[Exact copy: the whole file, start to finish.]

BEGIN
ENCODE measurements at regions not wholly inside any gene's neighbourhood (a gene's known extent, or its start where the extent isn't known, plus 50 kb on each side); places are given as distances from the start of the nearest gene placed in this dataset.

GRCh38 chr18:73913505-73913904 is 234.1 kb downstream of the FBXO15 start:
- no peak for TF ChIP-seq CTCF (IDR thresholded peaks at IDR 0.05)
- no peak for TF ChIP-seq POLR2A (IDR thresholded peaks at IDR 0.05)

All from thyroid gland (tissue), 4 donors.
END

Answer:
ENCODE measurements at regions not wholly inside any gene's neighbourhood (a gene's known extent, or its start where the extent isn't known, plus 50 kb on each side); places are given as distances from the start of the nearest gene placed in this dataset.

GRCh38 chr18:73913505-73913904 is 234.1 kb downstream of the FBXO15 start:
- no peak for TF ChIP-seq CTCF (IDR thresholded peaks at IDR 0.05)
- no peak for TF ChIP-seq POLR2A (IDR thresholded peaks at IDR 0.05)

All from thyroid gland (tissue), 4 donors.